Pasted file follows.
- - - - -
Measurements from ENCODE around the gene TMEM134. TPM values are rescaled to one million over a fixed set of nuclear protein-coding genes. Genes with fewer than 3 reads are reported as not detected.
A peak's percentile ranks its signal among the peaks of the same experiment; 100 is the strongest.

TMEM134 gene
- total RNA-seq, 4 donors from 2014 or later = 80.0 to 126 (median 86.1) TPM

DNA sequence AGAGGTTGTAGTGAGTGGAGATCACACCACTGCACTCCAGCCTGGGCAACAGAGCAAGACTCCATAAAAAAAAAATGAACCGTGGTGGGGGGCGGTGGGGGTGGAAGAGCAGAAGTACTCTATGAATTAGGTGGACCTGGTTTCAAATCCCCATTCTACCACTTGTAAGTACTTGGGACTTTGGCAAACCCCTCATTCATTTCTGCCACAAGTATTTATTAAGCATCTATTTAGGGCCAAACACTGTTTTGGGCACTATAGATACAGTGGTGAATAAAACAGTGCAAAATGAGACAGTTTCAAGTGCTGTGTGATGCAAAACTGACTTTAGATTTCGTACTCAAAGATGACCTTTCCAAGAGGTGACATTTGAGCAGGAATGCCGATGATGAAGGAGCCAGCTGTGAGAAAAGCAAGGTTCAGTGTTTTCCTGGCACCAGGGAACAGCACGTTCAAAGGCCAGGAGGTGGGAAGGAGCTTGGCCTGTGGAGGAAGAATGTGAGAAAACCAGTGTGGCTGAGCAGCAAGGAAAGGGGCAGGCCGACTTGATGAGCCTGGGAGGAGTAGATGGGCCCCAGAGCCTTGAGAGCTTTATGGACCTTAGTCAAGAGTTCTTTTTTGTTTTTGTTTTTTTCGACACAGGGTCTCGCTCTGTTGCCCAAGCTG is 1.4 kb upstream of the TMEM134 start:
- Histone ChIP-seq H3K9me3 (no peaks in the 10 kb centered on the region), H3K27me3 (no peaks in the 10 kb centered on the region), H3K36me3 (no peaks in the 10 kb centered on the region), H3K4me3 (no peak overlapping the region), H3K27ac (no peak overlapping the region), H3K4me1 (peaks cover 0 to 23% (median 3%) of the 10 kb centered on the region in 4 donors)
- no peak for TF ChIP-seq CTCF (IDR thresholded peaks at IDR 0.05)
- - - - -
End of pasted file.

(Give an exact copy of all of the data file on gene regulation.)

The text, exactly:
Measurements from ENCODE around the gene TMEM134. TPM values are rescaled to one million over a fixed set of nuclear protein-coding genes. Genes with fewer than 3 reads are reported as not detected.
A peak's percentile ranks its signal among the peaks of the same experiment; 100 is the strongest.

TMEM134 gene
- total RNA-seq, 4 donors from 2014 or later = 80.0 to 126 (median 86.1) TPM

DNA sequence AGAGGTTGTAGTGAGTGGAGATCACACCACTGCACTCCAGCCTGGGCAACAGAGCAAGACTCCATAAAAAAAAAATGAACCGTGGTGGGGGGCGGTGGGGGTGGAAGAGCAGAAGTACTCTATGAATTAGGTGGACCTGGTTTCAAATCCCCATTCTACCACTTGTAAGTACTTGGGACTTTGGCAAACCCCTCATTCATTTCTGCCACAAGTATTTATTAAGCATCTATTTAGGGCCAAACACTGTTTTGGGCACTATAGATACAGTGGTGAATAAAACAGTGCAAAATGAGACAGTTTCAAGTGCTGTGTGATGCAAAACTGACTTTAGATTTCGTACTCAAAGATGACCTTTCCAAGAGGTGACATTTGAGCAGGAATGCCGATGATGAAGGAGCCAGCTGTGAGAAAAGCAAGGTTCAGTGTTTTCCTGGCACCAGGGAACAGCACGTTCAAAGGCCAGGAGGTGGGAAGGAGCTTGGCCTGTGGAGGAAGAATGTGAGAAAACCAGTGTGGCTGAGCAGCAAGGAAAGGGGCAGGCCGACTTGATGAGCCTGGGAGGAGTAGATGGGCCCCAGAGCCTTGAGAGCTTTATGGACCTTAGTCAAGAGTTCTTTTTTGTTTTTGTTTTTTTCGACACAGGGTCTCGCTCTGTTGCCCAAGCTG is 1.4 kb upstream of the TMEM134 start:
- Histone ChIP-seq H3K9me3 (no peaks in the 10 kb centered on the region), H3K27me3 (no peaks in the 10 kb centered on the region), H3K36me3 (no peaks in the 10 kb centered on the region), H3K4me3 (no peak overlapping the region), H3K27ac (no peak overlapping the region), H3K4me1 (peaks cover 0 to 23% (median 3%) of the 10 kb centered on the region in 4 donors)
- no peak for TF ChIP-seq CTCF (IDR thresholded peaks at IDR 0.05)